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But why are they the happiest people?

American mainstream media has been a wee bit obsessed with the happiness of Denmark this past year. Since I'm an American currently living in the supposedly blissed-out Scandinavian paradise, I've been trying to uncover why this (somewhat incorrect) assumption has been made. Maybe it has something to do with comfort in gender identity and ambiguity.

There's a long tradition of using gender-bending characters in Danish comedy, but their growing prominence on TV has made me pay attention to some recent (otherwise unremarkable) commercials. In several ads that regularly show up on my television, multiple roles of different genders are all played by the same actor. My earliest understanding of this phenomenon dates to a now-defunct TV show in which male comedians Rune Klan & Mick Øgendahl regularly appeared in drag.

More recently, Denmark's mass transit/train system starting running commercials in which both male and female characters are played by the same actor. If that isn't mainstream acceptance, it's hard to say what is.

Most entertaining to me are ads for appliance store Skousen. You have to look closely to even realize it's the same actress, but I assure you it is. In the third one, also check out how similar all the choir members look.

I have yet to uncover any particular reason why Danes queer gender identities for comedic purposes. When I ask my Danish friends, they sort of shrug, unaware that this isn't particularly common elsewhere. "Why does this happen?" "Um...it's funny?" What do you think? Why do you think this happens, and does it say anything particular about the acceptance of gender neutrality? Or does it just appear to be more offensive stereotyping?

*Fun fact: the voice of "Harry," the purple muppet in the train commercials, is voiced by the woman who plays all the Skousen characters.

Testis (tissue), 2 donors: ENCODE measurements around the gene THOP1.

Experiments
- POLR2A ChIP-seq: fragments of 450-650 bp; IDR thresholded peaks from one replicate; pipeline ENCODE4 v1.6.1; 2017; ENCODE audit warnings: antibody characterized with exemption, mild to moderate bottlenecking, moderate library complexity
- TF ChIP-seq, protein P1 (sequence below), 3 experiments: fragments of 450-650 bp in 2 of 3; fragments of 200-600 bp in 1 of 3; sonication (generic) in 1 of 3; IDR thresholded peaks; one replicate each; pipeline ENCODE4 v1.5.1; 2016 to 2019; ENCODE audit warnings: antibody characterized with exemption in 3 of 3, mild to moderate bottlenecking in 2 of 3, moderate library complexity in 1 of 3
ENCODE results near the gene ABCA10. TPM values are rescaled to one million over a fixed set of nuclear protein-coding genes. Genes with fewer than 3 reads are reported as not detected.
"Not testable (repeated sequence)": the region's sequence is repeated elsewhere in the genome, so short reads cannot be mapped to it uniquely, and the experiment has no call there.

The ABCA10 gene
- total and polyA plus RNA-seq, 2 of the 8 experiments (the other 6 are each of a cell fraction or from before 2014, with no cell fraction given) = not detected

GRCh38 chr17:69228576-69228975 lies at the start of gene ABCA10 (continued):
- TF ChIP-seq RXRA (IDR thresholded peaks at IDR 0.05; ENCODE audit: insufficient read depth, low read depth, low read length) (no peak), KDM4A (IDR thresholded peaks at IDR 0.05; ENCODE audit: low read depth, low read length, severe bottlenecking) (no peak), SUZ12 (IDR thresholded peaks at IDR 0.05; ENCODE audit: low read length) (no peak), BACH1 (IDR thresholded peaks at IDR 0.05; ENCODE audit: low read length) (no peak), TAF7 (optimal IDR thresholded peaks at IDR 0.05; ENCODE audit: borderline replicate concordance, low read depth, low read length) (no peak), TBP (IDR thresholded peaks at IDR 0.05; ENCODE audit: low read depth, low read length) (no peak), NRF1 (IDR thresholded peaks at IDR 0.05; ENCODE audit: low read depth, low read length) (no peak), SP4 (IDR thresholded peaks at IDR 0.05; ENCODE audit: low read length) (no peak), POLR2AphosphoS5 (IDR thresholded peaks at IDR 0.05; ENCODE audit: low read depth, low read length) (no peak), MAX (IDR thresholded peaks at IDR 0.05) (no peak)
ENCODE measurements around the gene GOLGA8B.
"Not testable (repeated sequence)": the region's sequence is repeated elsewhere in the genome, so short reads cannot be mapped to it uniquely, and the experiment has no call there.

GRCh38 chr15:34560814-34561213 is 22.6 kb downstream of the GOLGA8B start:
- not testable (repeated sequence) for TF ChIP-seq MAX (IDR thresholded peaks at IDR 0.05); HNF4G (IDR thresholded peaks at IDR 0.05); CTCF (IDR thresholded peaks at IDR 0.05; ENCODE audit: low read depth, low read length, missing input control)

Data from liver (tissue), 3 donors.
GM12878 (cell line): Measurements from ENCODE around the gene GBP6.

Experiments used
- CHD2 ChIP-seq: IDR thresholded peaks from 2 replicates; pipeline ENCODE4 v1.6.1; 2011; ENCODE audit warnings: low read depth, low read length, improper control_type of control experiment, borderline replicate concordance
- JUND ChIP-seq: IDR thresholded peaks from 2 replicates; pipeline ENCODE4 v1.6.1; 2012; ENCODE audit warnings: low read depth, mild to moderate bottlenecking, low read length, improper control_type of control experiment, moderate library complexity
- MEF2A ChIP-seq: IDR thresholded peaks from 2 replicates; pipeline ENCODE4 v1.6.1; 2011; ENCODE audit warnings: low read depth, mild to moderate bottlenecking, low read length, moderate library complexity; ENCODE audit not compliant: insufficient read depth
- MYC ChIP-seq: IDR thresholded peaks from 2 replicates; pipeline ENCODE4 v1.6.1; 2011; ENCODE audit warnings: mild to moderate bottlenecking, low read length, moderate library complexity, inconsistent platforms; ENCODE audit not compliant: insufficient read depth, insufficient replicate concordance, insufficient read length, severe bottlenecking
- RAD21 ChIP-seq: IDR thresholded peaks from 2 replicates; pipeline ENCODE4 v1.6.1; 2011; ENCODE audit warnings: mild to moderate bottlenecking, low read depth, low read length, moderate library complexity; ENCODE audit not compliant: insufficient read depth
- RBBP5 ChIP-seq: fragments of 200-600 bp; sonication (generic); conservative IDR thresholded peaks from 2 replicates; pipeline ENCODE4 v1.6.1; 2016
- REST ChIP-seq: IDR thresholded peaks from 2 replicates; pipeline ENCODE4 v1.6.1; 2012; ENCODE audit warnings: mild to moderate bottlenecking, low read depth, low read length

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Danes, Humor, and Happiness

Hello from a fellow American ExPat in Denmark!

I've been surprised at how much the U.S. press has been singing the praises of Denmark as "the happiest place on earth." Danes certainly seem content -- the social system provides for most basic needs, and there's little cultural pressure to excel or achieve great heights. In fact, doing exceptionally well or being very ambitious is rather frowned upon--which helps keep stress levels low. But I wouldn't classify Danish cluture as a happy culture -- there's not an especially vibrant spirit here, nor are people especiallly joyful. There's a sort of settled complacency that is comfortable, but I'm not sure that's how I would define happiness. For instance, when I think of the native Hawaiian culture, there's a lot more joy and happiness there, even though there is also more poverty and social strain.

As far as humor and gender identity goes, I think the Danes simply find these commericals funny. It seems to me that many European culturals have a fondness for low-brow humor. Slapstick comedy and site-gags play well here, and the cross-dressing technique is always good for a laugh.

Also, the culture is very homogenous, so there's not a lot of variety in appearance. In CPH people dress amazingly alike, aren't very self-expressive in public, and certain keep PDA and other phsyical gestures to a minimum. Maybe it's funny then, to see something so flamboyant on TV. (Whereas in my hometown, Seattle, cross dressing and gender flexibitly is an everyday occurance on the street. So it doesn't have as much as a shock value when used in humor.)

That being said, there doesn't seem to be much hype around gender identity, sexual orientation, and the like. Danes are very live-and-let-live about things Americans tend to politicize, and they are certainly more at ease and natural about sex in general.